Sunday, October 04, 2009

Jerry Burchfield

i stood with my feet in the pacific ocean and watched the sun drift below the horizon as i said my silent thank you and farewell to jerry.

jerry burchfield died september 11, 2009. since his passing i’ve read numerous articles describing him as an artist, educator, and a dedicated family man. they also listed his many accolades, the projects he worked on, and the multitudes of books he authored. to me he was a friend, colleague, mentor, and a member of my extended family.

i took my first class with jerry in the spring of 1998. it was his conceptual photography class at cypress college. i was just beginning my photographic education at that point and was pretty proficient in the technical aspects, but had no clue about developing concepts and executing them. i struggled with that class. heck, i only got a “d” the first time i took it. it took me years to figure out what he was trying to teach.

jerry was an artist and i had no desire to be one. his methods were more abstract than i was comfortable with. he pushed me to develop my photographic style and learn how to use my photography to communicate a specific message. what style? i had no style. he told me that if i kept taking enough pictures a pattern would emerge and sure enough one did.

i was a slacker in school. i would do projects at the last minute. after a few classes with jerry i had learned what kind of pictures to turn in. i would bullshit my way through it after my friend mick told me the key was to say, “i meant to do that.” one year i decided to not do that anymore, not to put off projects until the last minute and really work on something meaningful to me. i turned this project into jerry and for the first time, he didn’t like what i did. i was frustrated. wtf? i can half-ass a project and he loves it and when i work on something really hard he doesn’t? i stopped taking pictures for nearly 4 years after that. i focused on my job, on the postproduction side of photography. i resented jerry and photography for those years. i finally told him how i felt and he just said that perhaps working on things at last minute forced me to work more instinctively and for me to trust my instincts. i did just that and my photography been better ever since.

jerry worked on these grand projects that i’m still not sure how me managed to pull off: creating “the tell”, photographing the entire length of laguna canyon road with an elaborate lighting rig, and taking part in creating the world’s largest photograph to name a few, all the while finding the time to raise a family, teach, write books, and produce art. it was through watching him that i learn that the things i once thought were impossible were possible especially with the help of friends who are just as crazy and enthusiastic and a little bit of tenacity.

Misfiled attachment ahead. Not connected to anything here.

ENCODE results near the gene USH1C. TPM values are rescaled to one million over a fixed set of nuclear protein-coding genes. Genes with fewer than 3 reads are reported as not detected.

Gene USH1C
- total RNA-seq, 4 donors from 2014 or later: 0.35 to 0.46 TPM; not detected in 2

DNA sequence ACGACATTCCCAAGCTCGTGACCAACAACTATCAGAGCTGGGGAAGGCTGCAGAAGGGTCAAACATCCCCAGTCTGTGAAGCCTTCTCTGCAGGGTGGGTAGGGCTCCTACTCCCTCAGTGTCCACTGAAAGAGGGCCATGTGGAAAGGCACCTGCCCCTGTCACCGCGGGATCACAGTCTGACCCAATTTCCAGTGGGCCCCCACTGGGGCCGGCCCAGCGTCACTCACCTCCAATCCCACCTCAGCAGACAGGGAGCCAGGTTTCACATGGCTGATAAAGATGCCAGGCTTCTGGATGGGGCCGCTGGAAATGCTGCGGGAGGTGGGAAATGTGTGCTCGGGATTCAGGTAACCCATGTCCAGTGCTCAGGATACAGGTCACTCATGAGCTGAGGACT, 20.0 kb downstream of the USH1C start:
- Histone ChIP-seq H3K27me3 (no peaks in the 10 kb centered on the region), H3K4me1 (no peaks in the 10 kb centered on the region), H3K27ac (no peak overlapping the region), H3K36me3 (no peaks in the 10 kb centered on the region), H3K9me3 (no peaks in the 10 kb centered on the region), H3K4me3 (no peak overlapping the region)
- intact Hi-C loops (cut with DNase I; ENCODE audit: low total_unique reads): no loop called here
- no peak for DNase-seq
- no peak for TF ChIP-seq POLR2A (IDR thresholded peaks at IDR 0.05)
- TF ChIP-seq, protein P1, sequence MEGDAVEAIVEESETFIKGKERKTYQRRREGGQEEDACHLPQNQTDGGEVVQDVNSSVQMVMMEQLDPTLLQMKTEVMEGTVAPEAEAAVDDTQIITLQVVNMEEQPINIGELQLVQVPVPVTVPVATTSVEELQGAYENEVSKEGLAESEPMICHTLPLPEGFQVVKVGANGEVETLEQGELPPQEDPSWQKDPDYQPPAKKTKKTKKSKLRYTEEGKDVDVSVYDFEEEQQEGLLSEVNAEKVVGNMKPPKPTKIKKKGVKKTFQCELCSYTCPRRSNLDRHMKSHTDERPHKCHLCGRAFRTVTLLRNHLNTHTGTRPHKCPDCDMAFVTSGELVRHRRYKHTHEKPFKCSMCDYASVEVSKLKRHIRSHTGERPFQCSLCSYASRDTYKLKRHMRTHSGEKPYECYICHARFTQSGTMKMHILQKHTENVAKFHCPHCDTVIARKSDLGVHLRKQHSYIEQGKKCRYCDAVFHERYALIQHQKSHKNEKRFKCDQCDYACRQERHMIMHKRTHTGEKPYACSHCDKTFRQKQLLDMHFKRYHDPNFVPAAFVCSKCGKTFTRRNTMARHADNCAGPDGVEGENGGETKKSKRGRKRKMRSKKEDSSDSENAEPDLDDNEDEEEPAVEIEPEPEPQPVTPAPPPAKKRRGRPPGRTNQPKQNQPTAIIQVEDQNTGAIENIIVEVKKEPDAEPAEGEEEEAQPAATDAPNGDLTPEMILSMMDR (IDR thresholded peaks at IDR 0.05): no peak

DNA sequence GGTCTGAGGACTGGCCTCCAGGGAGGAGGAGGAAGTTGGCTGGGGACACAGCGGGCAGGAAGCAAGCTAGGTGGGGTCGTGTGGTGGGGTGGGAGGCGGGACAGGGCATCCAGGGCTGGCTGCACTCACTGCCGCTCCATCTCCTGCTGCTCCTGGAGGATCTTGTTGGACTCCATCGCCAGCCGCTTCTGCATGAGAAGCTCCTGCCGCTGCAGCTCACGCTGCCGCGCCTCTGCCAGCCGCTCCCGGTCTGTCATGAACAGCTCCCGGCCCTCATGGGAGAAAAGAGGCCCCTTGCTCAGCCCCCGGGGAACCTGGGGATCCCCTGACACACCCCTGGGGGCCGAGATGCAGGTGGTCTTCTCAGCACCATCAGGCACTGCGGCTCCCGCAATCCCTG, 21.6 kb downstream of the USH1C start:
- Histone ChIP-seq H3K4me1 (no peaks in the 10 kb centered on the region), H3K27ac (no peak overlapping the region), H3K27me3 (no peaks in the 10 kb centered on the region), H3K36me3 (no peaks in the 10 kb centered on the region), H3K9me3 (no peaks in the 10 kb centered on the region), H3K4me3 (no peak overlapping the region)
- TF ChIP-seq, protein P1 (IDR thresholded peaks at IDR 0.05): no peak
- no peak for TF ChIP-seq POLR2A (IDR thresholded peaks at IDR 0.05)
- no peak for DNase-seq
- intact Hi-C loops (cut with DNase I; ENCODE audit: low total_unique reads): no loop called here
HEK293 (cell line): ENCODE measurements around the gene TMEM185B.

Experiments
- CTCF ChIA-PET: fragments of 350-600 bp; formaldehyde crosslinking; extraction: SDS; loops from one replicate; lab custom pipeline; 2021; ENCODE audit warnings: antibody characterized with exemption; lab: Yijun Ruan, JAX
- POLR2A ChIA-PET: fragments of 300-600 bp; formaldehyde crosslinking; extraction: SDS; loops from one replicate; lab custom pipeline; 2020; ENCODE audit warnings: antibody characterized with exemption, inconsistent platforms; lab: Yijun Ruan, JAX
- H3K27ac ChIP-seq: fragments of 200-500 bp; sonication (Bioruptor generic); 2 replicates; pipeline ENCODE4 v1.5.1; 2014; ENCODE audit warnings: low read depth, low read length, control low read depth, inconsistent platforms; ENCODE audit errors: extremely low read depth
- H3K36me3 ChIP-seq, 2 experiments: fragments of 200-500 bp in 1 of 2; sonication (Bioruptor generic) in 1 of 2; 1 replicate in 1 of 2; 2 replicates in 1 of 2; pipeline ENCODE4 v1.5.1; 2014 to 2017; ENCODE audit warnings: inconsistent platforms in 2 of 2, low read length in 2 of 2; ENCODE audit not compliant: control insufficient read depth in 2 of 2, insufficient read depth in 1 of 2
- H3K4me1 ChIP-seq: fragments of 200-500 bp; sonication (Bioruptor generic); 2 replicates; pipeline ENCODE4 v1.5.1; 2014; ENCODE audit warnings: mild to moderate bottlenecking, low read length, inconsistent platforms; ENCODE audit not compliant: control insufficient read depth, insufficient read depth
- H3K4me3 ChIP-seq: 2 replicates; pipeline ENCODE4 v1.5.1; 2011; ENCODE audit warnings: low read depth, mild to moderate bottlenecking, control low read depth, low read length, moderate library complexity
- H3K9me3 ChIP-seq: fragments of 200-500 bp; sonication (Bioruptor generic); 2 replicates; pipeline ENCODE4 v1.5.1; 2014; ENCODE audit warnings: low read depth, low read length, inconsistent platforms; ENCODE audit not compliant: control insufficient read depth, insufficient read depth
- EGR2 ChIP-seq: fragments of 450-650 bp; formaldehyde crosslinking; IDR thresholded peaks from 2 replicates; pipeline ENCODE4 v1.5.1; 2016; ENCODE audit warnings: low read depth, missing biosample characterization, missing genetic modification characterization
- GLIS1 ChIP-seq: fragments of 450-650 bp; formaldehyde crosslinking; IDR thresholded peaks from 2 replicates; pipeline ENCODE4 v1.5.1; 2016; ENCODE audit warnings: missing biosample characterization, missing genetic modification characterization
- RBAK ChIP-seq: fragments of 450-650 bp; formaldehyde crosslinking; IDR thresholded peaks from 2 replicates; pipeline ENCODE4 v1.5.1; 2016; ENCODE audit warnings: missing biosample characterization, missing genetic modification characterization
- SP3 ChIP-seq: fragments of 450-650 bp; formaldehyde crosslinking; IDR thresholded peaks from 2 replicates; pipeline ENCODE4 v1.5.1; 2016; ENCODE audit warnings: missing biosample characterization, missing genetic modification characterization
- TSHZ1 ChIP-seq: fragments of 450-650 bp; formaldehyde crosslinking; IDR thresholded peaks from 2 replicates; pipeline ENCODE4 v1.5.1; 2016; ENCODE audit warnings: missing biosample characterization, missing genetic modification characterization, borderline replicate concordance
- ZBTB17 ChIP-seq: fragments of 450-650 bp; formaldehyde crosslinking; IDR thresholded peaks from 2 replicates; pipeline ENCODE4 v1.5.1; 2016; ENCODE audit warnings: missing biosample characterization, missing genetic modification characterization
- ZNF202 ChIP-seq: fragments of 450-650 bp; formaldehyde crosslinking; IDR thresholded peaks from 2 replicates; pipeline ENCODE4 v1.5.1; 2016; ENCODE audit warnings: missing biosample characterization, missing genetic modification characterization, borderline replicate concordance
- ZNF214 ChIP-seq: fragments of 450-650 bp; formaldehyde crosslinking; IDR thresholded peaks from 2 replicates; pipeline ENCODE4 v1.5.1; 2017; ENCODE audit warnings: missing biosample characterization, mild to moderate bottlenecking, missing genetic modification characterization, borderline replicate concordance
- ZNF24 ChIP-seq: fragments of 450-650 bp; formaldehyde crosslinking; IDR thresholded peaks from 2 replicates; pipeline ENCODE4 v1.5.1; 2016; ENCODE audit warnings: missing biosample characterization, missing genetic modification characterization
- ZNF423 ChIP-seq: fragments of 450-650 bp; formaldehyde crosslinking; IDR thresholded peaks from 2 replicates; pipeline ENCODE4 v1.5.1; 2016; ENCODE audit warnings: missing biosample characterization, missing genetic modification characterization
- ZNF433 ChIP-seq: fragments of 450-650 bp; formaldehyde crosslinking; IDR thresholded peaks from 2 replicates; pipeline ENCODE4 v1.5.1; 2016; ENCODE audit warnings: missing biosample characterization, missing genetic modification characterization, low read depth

he had more patience than anyone i knew. he took the time to help those who other people might have gotten frustrated with and given up on with the same care and attention he would give his dearest friends and loved ones.

i was stressed one day at work and it brought me to tears. he had been diagnosed with cancer by then. my problem was miniscule by comparison, but he still took the time to take me out to lunch and talk about it. he still took the time to care for me when he bigger things going in his own life.

jerry worked hard to expose his students to experiences that would enrich their lives. he would have his students learn how to publish their own books, be part of real exhibits, make clothing out photographs, visit galleries and museums to see the work of others – maybe they would inspire us in our own work, get access to photograph an abandoned air force base, and get them involved with projects that called for mass participation.

i can see him sitting at his desk and eating his lunch. he would offer me bites of his food if he thought i would enjoy it. he would do silly things like stand in front of class with a gag holding a sign that read “will work for art”. his performance pieces were strange yet somehow entertaining. he spit chewed up leaves at me for one. he did manhole rubbings with his “man hole” for another. it’s the little moments that i remember most.

these experiences and more i’ve had a chance to have because of jerry. his influence has shaped part of my life, my outlook on life, and the possibilities that exist. for these things i’ll always be grateful.

his friends stood on the patio of the hotel laguna and watched the sunset with me. i know he touched their lives the same way he did mine.

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